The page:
indexSecond++

       }

       if (indexSecond >= second.tokens.size) {

           indexSecond = lastMatch

           index++

       }

   }

   return codes

}

When we reach the end of the second sequence, we advance the first sequence by one and restart the comparison from the last match with the second sequence.

This is obviously a simple way of doing a comparison, riddled with caveats, but it works in getting a quick list of equal sections of code.

Generate Documentation Diagrams From Code

RPG is not a bad language, but it is hard to follow what the code does at a glance. If nothing else for the impossibility of using formatting and whitespace to group code in a logical way. 

So, one thing you might want to do is to generate diagrams to represent the workflow of code. A diagram would also make the code easier to understand for people new to RPG and therefore do not understand its syntax.

You want to get a diagram like this one.

Example diagram of an RPG program

This is a diagram generated by PlantUML, so all we need to is to transform the AST into a textual representation understandable by PlantUML, which will generate the diagram.

The textual representation looks like this.

@startuml

'https://plantuml.com/sequence-diagram

!pragma teoz true

hide footbox

skinparam sequence {

  ArrowColor Black

  LifeLineBorderColor #000000

  LifeLineBackgroundColor #FFFFFF

  ParticipantBorderColor #000000

  ParticipantBackgroundColor #FFFFFF

  ParticipantFontColor #000000

}

client -> CUS300.rpgle :

CUS300.rpgle -> CUS300.rpgle : inzsr

CUS300.rpgle -> clrsum : clrsum

[..]

So it is basically a list of configuration statements. We need to get from the AST to this.

In Where We Accidentally Build a Transpiler

We already know how to parse the code, so we assume that you have done that and now have an AST that you need to transform into a diagram.

In the following example, an AST is given as the argument model of the method.

/**

 * Transforms a given RPG AST into a PUML diagram.

 *

 * @param model the RPG AST to be transformed.

 * @return the AST representing the PUML diagram.

 * @throws Exception if the transformation fails.

 */

@Override

public Node transform(Node model) throws Exception {

  PUMLDiagram target = new PUMLDiagram();

  String file = inputFile.getName();

  if (model instanceof CompilationUnit) {

     CompilationUnit cu = (CompilationUnit) model;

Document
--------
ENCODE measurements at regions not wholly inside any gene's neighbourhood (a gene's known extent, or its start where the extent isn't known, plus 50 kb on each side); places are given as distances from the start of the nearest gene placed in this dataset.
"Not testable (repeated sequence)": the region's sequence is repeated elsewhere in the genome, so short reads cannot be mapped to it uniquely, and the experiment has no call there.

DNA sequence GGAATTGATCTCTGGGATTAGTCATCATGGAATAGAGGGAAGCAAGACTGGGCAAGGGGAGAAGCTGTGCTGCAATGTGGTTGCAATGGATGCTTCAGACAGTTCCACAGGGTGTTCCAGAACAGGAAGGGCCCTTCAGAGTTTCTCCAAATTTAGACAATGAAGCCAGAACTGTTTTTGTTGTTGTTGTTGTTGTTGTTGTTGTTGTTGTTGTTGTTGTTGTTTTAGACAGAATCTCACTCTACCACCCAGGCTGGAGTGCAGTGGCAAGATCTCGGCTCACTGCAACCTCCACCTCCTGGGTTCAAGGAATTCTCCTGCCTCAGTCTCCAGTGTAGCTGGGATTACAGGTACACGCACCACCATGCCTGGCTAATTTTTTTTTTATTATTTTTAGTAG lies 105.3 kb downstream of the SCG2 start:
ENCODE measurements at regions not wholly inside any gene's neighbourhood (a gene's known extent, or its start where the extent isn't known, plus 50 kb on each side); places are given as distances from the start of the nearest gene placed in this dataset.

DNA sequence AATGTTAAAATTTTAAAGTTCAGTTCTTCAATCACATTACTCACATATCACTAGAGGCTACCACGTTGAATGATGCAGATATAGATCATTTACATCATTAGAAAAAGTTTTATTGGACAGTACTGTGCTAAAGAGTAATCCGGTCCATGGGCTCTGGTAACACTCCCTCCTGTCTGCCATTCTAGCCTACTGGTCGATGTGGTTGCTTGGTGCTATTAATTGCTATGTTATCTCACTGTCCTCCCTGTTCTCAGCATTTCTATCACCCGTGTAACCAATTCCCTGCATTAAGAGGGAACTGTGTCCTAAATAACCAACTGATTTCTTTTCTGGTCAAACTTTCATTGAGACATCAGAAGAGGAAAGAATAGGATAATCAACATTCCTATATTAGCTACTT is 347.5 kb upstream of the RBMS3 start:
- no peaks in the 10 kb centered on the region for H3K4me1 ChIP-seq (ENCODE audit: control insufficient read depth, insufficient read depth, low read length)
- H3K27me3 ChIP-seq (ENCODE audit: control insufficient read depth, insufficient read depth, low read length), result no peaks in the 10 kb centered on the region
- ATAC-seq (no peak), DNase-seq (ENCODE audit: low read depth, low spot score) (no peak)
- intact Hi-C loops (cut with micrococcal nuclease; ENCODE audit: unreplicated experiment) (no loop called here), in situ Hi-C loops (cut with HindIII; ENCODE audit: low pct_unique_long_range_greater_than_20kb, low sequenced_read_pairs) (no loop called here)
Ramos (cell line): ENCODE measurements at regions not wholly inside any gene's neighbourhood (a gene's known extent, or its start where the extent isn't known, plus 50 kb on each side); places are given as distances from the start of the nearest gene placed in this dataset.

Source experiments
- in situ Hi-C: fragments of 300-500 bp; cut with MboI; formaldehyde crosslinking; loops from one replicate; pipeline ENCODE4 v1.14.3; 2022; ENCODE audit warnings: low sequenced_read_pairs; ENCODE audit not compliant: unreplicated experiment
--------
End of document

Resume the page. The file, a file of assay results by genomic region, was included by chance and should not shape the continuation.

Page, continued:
// RPG code contains an initialization routine it is executed first

     for (Subroutine s : cu.getSubroutines()) {

       if (s.isInitializationSubroutine()) {

    target.add(

             new PUMInvoke(file, file, "inzsr", List.of()

           ));

       }

    }

    // Process the main statements

    for (Statement s : cu.getMainStatements()) {

      target.add(transformStatement(cu, s));

     }

     return target;

  }

  throw new Exception(String.format("Invalid input Model: %s",

                      model.getClass().getName()));

}

As you can see, it is fairly easy, we first check for any standard initialization routine. This is automatically executed, so we need to add it to a diagram manually. That is because the call is implicit and not in the code itself.

Then we walk through all the global statements, that are conveniently accessible using the getMainStatements method in the AST root (CompilationUnit).

The transformStatement method is the one doing the work of transforming an AST node into an element of a PlantUML diagram. Each statement is then transformed into a string. For instance, an IfSstatement of RPG is transformed into an IF node for PlantUML, PUMLIf. Then the PUMLIf node is translated into a string with a string formatter.

nodePrinters.put(PUMLIf.class, (statement) -> {

            PUMLIf s = (PUMLIf) statement;

            ArrayList<String> sequence = new ArrayList<>();

            sequence.add(String.format("group IF %s",s.getCondition()) );

            for(PUMLStatement ps : s.getBody()) {

                sequence.add(print(ps));

            }

            sequence.add("end");

            return String.join("\n",sequence);

        });

Then this list of strings is inserted into a template to generate the final textual representation. This way, we also accidentally learned how to create a transpiler. Because that is a transpiler: a software that transforms a code in one language into another one. In this case RPG Code into PlantUML code. Our production transpilers are more sophisticated, but the general principle remains the same: you transform the original AST into your target AST and then transform your target AST into text.

If you are interested in looking deeper into this example, you can read the dedicated article on how to use the RPG parser to generate sequence diagrams.

Using the Parser From the Command Line